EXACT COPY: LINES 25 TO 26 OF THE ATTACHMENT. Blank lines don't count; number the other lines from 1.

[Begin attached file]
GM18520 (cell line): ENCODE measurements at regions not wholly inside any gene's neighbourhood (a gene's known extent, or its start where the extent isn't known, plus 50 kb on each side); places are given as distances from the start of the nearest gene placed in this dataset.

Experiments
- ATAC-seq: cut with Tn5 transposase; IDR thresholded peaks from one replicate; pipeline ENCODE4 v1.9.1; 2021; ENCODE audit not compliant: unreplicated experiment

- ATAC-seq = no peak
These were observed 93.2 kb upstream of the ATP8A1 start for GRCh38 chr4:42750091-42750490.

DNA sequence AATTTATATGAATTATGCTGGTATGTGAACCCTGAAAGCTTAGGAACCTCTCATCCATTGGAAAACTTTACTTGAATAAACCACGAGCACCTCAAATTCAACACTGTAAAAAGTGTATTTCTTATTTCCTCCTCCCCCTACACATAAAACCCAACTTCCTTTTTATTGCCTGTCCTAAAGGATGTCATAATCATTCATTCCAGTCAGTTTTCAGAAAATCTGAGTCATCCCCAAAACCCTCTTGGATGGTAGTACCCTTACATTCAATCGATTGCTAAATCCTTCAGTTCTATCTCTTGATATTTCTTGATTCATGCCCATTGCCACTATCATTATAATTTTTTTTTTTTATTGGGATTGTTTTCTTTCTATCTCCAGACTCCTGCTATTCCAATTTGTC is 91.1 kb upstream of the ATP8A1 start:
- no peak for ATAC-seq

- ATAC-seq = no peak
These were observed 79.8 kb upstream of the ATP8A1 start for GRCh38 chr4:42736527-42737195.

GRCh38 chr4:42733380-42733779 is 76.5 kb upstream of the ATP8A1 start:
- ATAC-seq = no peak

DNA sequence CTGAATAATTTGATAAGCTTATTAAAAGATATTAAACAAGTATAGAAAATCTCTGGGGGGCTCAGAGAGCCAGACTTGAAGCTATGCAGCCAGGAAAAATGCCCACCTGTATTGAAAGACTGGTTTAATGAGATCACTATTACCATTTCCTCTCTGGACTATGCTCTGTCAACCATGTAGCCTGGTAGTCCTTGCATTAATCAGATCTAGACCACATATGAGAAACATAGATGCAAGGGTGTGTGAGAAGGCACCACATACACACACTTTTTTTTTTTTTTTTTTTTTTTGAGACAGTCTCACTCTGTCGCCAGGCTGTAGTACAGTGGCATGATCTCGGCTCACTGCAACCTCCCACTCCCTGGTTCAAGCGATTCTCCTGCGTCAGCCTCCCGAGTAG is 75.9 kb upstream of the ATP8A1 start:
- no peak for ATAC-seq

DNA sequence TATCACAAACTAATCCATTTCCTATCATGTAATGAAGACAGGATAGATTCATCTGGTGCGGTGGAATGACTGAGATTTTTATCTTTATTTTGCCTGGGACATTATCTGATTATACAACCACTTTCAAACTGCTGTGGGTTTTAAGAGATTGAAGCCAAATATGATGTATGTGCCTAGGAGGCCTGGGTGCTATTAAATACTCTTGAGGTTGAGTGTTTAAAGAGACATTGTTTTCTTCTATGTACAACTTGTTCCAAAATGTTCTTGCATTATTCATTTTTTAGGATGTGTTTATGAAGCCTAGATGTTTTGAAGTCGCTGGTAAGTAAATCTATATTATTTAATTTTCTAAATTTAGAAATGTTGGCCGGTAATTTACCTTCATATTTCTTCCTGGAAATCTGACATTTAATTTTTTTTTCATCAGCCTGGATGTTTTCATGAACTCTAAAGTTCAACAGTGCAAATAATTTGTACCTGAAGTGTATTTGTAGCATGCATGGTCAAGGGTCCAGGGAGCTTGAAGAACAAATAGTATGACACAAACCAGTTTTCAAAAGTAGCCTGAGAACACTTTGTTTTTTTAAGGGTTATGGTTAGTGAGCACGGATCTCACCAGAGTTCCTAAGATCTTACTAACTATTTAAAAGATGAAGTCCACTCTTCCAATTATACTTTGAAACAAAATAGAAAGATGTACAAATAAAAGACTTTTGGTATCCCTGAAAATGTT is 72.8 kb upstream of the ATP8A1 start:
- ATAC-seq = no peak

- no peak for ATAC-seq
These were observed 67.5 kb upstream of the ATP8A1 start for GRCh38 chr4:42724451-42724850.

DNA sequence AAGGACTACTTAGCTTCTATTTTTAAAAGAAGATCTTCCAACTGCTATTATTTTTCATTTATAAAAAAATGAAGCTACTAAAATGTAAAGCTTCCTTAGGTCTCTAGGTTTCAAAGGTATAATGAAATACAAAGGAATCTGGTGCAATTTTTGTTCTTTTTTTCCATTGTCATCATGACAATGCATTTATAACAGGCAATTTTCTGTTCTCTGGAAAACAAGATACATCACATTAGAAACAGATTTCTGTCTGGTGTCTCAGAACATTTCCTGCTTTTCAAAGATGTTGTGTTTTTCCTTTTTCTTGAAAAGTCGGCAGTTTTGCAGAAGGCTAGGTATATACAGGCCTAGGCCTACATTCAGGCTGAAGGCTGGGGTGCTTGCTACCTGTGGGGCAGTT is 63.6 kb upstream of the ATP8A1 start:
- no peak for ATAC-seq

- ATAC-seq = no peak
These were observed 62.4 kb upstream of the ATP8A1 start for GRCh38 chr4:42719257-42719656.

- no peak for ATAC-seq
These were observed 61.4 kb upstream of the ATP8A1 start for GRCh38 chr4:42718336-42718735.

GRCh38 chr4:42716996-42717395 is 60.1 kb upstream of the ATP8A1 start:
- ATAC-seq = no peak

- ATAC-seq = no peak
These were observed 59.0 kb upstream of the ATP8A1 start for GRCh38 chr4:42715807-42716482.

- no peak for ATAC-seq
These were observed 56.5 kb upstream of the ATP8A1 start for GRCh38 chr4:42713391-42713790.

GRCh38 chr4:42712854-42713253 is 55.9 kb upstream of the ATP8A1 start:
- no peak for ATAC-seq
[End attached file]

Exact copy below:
- ATAC-seq = no peak

- ATAC-seq = no peak